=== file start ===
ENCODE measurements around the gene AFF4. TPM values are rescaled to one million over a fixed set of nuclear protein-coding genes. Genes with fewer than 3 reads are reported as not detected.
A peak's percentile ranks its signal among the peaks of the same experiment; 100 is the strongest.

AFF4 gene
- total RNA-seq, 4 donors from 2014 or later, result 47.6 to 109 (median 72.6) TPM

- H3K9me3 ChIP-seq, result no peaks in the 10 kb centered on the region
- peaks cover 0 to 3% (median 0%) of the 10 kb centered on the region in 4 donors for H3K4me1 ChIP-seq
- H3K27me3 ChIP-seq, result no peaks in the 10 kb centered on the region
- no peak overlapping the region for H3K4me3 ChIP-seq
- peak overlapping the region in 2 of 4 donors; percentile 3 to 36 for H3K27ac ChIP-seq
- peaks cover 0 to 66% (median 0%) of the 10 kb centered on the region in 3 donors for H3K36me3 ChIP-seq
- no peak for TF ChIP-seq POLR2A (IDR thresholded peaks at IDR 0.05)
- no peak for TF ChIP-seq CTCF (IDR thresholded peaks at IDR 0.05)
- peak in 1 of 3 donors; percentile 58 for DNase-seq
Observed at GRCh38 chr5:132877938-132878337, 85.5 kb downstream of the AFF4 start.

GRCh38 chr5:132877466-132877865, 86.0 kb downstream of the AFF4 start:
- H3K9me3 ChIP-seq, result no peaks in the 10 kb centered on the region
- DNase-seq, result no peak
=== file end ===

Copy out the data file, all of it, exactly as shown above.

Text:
ENCODE measurements around the gene AFF4. TPM values are rescaled to one million over a fixed set of nuclear protein-coding genes. Genes with fewer than 3 reads are reported as not detected.
A peak's percentile ranks its signal among the peaks of the same experiment; 100 is the strongest.

AFF4 gene
- total RNA-seq, 4 donors from 2014 or later, result 47.6 to 109 (median 72.6) TPM

- H3K9me3 ChIP-seq, result no peaks in the 10 kb centered on the region
- peaks cover 0 to 3% (median 0%) of the 10 kb centered on the region in 4 donors for H3K4me1 ChIP-seq
- H3K27me3 ChIP-seq, result no peaks in the 10 kb centered on the region
- no peak overlapping the region for H3K4me3 ChIP-seq
- peak overlapping the region in 2 of 4 donors; percentile 3 to 36 for H3K27ac ChIP-seq
- peaks cover 0 to 66% (median 0%) of the 10 kb centered on the region in 3 donors for H3K36me3 ChIP-seq
- no peak for TF ChIP-seq POLR2A (IDR thresholded peaks at IDR 0.05)
- no peak for TF ChIP-seq CTCF (IDR thresholded peaks at IDR 0.05)
- peak in 1 of 3 donors; percentile 58 for DNase-seq
Observed at GRCh38 chr5:132877938-132878337, 85.5 kb downstream of the AFF4 start.

GRCh38 chr5:132877466-132877865, 86.0 kb downstream of the AFF4 start:
- H3K9me3 ChIP-seq, result no peaks in the 10 kb centered on the region
- DNase-seq, result no peak